Monroe officials criticized for actions to scuttle vote on traffic cameras
For some, the unanimous decision Tuesday signals the City Council is not listening.
"The citizens did the right thing. That the council denied their constitutional right is horrible," said Julie Martinoli, who has lived in Monroe for a dozen years and was one of the 2,100 people who signed the petition.
Council members by resolution decided Monroe Initiative No. 1 was invalid. They plan to seek a judge's approval to keep the measure off the ballot.
The initiative seeks to remove enforcement cameras that already have been installed, and to reduce fines from camera-generated tickets. The initiative also would require voter approval before any more enforcement cameras can be installed.
The city sent the council's resolution to the Snohomish County Auditor's Office on Thursday. Meanwhile, legal paperwork is being drawn up seeking a Snohomish County Superior Court judge's ruling on the validity of the initiative, City Administrator Gene Brazel said.
County elections officials last week determined the initiative had at least 1,009 valid signatures from Monroe voters, surpassing the required number. The auditor's office stopped counting signatures once the required number was reached.
Bill Sanderson has lived in Monroe for more than 25 years. He declined to sign the camera initiative when approached by its sponsors, an activist group who call themselves Seeds of Liberty. State initiative king Tim Eyman has been helping the group's effort.
Sanderson said he favors traffic enforcement cameras, but believes the council has made a big mistake.
"It should go out to the voters," he said.
Douglas Whisennand, a carpenter who lives just outside city limits, said the council's decision seems to have more to do with money and control.
"The city government is not doing what the people want," he said.
Traffic-enforcement cameras are supported by some in Monroe, in part because the city has installed some in school zones, said Kim Probst, general operations manager for the Monroe Chamber of Commerce.
"The red-light cameras are protecting our kids" from speeders, she said.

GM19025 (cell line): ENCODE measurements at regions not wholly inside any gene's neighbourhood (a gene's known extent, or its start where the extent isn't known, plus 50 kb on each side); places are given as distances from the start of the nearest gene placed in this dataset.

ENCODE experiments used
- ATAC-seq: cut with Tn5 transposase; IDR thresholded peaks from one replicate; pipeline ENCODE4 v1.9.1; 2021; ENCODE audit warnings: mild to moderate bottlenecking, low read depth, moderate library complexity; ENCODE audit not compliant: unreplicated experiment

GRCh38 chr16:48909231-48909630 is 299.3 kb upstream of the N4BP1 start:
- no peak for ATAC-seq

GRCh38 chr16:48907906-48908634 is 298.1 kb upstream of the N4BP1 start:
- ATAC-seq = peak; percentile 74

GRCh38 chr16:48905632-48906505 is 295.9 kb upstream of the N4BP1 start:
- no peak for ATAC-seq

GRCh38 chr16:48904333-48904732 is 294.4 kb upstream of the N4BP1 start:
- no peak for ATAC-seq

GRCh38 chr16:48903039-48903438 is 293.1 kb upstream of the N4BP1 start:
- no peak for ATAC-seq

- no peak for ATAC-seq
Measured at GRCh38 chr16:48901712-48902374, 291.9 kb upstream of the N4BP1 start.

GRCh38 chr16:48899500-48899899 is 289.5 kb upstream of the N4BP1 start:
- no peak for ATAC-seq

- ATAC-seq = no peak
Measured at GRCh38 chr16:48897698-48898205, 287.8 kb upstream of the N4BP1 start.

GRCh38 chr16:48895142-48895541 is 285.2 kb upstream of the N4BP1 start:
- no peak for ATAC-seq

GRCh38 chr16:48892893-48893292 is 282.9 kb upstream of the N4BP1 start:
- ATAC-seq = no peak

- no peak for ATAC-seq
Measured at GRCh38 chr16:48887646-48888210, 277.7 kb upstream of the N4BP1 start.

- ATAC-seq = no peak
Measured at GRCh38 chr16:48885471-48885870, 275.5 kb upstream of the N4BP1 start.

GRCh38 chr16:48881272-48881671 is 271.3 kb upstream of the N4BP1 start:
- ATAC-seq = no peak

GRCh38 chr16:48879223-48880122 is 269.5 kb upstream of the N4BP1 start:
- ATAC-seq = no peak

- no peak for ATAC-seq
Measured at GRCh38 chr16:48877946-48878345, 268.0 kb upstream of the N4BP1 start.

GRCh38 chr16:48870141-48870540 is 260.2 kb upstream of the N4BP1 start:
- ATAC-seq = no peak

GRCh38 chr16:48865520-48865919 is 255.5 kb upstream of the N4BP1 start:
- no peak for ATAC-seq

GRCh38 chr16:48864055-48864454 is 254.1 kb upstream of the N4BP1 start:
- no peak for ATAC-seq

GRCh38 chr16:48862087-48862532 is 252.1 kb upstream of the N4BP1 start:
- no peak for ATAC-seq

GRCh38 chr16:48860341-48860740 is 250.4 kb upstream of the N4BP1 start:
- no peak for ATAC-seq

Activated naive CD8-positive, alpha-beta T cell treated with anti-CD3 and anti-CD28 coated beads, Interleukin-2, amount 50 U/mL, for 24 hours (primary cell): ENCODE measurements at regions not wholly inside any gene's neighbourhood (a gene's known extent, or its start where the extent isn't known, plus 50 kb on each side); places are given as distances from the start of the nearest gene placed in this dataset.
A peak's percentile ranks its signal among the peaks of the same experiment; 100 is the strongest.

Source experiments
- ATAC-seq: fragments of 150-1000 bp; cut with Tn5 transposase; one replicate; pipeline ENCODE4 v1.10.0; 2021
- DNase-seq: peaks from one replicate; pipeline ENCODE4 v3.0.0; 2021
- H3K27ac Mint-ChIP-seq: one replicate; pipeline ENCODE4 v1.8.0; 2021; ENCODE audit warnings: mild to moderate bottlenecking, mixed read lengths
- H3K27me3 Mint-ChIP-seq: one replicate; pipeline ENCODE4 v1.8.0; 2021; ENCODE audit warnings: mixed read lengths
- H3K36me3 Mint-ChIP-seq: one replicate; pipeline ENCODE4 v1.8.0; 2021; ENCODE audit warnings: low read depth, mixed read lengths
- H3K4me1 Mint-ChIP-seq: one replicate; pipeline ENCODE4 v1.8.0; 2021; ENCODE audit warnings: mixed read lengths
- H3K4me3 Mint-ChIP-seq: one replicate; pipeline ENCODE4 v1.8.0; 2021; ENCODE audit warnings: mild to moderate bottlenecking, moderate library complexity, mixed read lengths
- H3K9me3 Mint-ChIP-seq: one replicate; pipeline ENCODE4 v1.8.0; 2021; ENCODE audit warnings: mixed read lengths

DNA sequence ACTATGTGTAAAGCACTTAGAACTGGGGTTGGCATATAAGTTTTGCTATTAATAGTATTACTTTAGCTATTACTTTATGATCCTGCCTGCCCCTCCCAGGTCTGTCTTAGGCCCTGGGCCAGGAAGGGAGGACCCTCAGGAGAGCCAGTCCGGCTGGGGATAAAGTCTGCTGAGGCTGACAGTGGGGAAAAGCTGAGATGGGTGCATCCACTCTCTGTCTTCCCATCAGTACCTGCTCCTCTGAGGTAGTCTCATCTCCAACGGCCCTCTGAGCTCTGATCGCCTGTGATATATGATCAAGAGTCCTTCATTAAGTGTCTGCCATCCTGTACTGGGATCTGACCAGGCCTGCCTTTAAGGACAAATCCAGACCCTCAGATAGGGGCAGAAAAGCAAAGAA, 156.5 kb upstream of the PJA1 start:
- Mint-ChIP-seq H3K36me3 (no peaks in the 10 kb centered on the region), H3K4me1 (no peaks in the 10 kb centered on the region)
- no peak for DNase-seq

She declined to discuss the initiative and the council's action this week. Probst said she didn't know enough.
City officials defended their decision, arguing they are following state law. They note the city is also bound by a contract signed in 2009 with the camera company, Arizona-based Redflex Traffic Systems. The contract runs until 2013.
Council members Tuesday said that's when people in Monroe should have an advisory vote on whether the camera contract should be renewed.
There are doubts about the legality of the initiative, and it would be wrong to risk Monroe moving forward with a vote on a measure that could be determined invalid, Councilman Tom Williams said.
"I am not willing to risk Monroe taxpayer money on something that may not be legal, and I am suspect of people from outside our city demanding our taxpayers take risks that they are unwilling to take and have no exposure to," he said in an email. "If it is determined to be legal then I will vote to put it on the ballot, it's as simple as that."
Williams said he is not in favor of the traffic enforcement cameras and would have supported the initiative, but backers insisted on what he called "stringent language" that he felt wouldn't work for Monroe.
The initiative in Monroe mirrored language in a similar measure that was approved last year by a 71 percent margin in Mukilteo, spearheaded by Eyman in his hometown. Like Monroe, Mukilteo also had signed a contract with a traffic camera company, although the devices weren't being used to issue tickets.
Lawyers for the camera company, insisting they were representing a citizens group, tried to block the Mukilteo vote, arguing that the initiative illegally undermined legislative decisions. Snohomish County Superior Court Judge Michael Downes ruled, however, that the legal challenge was insufficient to trump voters being given a chance to weigh in on the measure.
Monroe officials emphasize that they don't live in Mukilteo.
They say Monroe's situation is more similar to Wenatchee's, where a Chelan County judge recently ruled a vote on cameras there would constitute an invalid referendum. Like Monroe, the cameras are already up in Wenatchee.
The state Supreme Court last month heard arguments about the legality of the Mukilteo vote. It is unclear when the court will announce its ruling.
Alejandro Dominguez: 425-339-3422; email@example.com.
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